I am anxious to see how “smarter searches” and improved conversation views will play out from a practical standpoint.

Mail in Lion

Here are a few miscellaneous items I’m excited about:

  • Resize windows from ANY edge of the window
  • Multi-touch gestures, especially the double-tap with two fingers to zoom into a picture or website, and the three-finger swipe to switch between running applications (I currently use ⌘+Tab to switch between apps).
  • Full-screen applications, which will be VERY helpful for the smaller MacBook Airs. A long time ago, I moved my Dock to the left side of my screen (with auto-hide) just so I could enjoy more screen real-estate.
  • Improved “About This Mac” box.

Lion will only cost $29.99 and can be installed on up to 5 machines. It will ONLY be available from the Mac App Store which means you won’t be able to buy an install DVD.

Also, Lion Server will cost only $49.99 and includes all kinds of wonderful upgrades as well.


  1. I agree, although I was a bit perplexed why Microsoft didn’t work more closely with Apple to ensure a smooth transition for both the 2008 and 2011 editions of Office for Mac. We like easily passing formatting-rich documents between platforms. I also encountered an odd issue when trying to upgrade our Mini server, which we love and use in a hybrid Mac-PC environment (even much more stable drive mapping for Windows machines connected to our Mini): Apple informed me that I’d need to purchase both Lion and Lion Server. I’d already purchased the former via the Apps Store, although I’m waiting to install for a few weeks. I simply wanted to do the same with Lion Server. Surely Apple would prefer that I purchase sooner rather than later…! We’re running a fully-updated Snow Leopard version of OS X Server. I plan to wait longer on Lion Server because some reviews reported the loss of most settings when upgrading. If anyone has more input on Lion Server, please let me know. Thank you for the helpful post.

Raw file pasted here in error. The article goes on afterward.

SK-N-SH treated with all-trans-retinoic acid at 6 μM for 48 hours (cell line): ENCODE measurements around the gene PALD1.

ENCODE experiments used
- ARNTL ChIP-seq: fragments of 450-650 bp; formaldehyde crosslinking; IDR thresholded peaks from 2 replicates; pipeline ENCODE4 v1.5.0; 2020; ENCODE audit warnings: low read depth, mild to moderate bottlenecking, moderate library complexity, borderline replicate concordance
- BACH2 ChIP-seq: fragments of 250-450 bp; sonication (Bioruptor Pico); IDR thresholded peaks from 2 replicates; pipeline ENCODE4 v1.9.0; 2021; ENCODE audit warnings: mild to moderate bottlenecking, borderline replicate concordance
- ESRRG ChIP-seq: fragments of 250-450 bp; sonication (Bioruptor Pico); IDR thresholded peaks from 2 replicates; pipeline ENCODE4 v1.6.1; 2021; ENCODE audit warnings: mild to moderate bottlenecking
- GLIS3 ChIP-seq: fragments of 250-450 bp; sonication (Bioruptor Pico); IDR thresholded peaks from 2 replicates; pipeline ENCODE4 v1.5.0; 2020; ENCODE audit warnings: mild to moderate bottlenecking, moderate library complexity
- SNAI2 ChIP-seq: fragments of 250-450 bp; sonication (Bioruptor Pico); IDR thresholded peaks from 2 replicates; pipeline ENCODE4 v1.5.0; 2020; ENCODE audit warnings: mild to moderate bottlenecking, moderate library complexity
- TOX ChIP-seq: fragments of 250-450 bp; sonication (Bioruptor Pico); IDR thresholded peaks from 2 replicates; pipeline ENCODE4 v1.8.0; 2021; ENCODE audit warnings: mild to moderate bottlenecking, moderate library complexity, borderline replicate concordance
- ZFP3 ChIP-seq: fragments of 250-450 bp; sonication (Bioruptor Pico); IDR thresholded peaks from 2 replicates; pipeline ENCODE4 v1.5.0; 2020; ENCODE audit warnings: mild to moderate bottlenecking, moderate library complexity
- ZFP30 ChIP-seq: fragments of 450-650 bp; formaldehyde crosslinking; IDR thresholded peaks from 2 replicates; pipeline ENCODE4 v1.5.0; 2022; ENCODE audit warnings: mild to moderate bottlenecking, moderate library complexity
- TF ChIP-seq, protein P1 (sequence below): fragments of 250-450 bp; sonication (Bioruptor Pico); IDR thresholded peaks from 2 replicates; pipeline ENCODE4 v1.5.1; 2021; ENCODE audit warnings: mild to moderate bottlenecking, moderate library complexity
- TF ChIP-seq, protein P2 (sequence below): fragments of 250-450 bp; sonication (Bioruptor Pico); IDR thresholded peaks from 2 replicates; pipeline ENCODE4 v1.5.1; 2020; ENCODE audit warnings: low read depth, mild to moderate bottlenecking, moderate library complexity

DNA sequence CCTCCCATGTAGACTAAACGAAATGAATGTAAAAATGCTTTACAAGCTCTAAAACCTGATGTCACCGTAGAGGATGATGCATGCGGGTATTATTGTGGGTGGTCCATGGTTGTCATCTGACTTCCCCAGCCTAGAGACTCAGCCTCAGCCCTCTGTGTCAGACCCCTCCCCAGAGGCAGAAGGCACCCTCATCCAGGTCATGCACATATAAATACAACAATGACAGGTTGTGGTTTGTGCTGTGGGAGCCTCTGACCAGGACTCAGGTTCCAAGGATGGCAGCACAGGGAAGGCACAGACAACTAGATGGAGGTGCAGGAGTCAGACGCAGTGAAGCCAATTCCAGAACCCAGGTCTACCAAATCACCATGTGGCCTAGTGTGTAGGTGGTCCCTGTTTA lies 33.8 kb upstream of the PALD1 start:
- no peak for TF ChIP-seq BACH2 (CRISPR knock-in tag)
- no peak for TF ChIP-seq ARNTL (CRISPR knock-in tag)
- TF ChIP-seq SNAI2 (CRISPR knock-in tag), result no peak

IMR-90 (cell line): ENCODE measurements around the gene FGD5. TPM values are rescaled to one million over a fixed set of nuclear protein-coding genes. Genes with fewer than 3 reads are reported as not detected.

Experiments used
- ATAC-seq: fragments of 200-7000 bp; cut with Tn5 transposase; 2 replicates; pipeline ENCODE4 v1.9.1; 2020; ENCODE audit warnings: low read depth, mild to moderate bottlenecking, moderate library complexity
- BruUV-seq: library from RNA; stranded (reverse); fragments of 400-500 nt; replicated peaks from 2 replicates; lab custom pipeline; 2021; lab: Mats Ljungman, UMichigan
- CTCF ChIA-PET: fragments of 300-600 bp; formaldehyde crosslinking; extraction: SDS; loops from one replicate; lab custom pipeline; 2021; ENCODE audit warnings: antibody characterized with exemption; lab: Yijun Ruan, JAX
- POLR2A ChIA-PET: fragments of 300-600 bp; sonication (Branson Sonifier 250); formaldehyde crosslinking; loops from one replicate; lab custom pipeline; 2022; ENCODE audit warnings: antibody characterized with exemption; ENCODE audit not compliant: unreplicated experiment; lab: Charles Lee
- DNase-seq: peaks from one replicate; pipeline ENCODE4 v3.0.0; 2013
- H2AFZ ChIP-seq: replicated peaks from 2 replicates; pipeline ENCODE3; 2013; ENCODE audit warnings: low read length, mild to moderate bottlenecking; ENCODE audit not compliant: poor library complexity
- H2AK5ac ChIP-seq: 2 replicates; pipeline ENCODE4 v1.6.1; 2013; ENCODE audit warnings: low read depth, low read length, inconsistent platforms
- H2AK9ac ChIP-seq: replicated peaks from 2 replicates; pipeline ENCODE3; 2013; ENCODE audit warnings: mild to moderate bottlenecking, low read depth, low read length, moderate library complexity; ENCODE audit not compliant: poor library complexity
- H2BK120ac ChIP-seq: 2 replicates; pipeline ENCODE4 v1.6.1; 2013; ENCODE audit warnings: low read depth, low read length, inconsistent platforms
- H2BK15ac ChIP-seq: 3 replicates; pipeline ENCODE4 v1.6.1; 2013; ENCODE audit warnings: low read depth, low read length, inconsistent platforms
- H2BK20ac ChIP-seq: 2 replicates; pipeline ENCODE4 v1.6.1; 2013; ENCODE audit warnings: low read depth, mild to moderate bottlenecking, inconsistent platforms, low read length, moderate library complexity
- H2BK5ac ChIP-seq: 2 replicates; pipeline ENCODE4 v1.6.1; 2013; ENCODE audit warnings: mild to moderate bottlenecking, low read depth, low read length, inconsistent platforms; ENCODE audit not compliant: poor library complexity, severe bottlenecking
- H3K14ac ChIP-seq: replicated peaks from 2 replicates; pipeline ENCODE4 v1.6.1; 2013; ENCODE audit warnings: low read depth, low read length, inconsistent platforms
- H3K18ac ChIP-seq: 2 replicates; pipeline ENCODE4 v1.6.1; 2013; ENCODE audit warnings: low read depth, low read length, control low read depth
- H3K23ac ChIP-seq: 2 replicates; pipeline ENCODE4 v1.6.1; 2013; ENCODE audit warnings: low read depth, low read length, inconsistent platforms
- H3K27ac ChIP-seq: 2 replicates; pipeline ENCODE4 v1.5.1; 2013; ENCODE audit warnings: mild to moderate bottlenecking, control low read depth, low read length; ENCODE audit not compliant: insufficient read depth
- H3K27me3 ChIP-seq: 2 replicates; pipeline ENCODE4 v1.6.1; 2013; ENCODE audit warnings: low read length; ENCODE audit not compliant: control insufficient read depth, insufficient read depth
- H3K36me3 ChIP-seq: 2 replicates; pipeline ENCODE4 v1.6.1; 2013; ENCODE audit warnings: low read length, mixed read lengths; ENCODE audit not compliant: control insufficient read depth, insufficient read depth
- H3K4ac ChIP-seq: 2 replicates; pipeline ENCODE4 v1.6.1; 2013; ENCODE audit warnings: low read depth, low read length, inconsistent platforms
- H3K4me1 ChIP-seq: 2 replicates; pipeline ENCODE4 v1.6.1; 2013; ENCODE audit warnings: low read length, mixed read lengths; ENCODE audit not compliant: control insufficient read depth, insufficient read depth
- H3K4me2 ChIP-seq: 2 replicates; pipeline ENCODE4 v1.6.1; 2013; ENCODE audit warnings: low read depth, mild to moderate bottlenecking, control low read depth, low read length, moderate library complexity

1. Thanks for the comment Jason! I think you are wise to wait a bit on firing up Lion Server, especially since it’s mission critical for you and the firm. You won’t lose anything by waiting a few weeks to let some of the issues get worked out, and that should ensure a smoother transition when you do migrate.